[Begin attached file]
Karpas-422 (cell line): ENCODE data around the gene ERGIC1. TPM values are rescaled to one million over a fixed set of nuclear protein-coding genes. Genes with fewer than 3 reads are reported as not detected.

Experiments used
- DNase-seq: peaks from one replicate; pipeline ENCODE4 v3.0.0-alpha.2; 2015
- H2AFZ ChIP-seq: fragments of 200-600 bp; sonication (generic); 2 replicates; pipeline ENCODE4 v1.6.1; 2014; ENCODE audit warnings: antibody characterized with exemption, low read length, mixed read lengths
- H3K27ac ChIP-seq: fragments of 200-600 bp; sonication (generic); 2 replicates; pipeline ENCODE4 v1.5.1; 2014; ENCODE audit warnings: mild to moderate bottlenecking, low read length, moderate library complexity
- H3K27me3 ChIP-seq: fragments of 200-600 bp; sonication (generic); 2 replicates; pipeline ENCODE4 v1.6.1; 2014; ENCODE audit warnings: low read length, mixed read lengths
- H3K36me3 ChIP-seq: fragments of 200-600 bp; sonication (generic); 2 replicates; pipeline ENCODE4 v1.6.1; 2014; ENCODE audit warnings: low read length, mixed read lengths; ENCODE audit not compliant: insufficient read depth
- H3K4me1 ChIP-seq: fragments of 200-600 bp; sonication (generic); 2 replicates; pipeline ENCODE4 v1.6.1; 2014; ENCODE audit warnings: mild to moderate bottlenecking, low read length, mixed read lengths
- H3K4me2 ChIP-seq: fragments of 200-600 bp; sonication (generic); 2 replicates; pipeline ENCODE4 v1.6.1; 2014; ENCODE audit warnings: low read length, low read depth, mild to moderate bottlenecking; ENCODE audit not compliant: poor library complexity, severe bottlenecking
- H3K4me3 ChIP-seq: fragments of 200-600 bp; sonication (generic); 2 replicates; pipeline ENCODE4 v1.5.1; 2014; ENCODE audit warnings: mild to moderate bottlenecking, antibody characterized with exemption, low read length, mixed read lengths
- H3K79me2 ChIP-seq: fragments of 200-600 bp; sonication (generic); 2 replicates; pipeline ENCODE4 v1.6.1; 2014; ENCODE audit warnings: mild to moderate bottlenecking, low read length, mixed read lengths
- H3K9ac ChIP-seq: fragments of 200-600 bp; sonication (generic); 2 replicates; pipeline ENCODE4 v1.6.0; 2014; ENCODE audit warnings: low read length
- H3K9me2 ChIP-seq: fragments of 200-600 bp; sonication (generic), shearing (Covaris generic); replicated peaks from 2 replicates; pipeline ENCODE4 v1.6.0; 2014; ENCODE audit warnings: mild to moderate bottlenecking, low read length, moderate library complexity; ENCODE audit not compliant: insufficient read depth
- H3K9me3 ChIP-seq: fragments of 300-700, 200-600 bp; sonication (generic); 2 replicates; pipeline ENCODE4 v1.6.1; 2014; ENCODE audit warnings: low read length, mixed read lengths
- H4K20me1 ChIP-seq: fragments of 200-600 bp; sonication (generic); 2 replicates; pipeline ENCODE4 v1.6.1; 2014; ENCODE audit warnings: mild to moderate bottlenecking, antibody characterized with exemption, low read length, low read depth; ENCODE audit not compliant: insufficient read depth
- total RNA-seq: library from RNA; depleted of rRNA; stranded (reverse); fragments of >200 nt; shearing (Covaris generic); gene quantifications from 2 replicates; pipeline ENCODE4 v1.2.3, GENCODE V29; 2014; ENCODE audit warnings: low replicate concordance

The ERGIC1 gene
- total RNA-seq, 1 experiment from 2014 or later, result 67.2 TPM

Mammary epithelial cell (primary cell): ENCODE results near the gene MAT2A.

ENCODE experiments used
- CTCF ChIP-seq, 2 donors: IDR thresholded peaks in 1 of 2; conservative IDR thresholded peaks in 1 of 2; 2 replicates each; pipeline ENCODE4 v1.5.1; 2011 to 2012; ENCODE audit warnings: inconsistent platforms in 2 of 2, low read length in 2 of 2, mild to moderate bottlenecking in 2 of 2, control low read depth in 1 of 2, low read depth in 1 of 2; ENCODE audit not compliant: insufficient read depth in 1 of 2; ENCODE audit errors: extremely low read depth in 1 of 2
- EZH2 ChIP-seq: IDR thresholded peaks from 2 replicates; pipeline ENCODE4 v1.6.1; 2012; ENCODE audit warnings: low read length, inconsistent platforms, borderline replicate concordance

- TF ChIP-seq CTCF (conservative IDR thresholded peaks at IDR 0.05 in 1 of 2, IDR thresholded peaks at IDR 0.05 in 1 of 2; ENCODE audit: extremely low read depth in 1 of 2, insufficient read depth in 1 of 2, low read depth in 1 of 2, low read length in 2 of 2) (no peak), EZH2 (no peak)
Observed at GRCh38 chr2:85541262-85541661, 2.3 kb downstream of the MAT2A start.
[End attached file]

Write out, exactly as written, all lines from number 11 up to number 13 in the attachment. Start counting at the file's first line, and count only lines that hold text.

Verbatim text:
- H3K79me2 ChIP-seq: fragments of 200-600 bp; sonication (generic); 2 replicates; pipeline ENCODE4 v1.6.1; 2014; ENCODE audit warnings: mild to moderate bottlenecking, low read length, mixed read lengths
- H3K9ac ChIP-seq: fragments of 200-600 bp; sonication (generic); 2 replicates; pipeline ENCODE4 v1.6.0; 2014; ENCODE audit warnings: low read length
- H3K9me2 ChIP-seq: fragments of 200-600 bp; sonication (generic), shearing (Covaris generic); replicated peaks from 2 replicates; pipeline ENCODE4 v1.6.0; 2014; ENCODE audit warnings: mild to moderate bottlenecking, low read length, moderate library complexity; ENCODE audit not compliant: insufficient read depth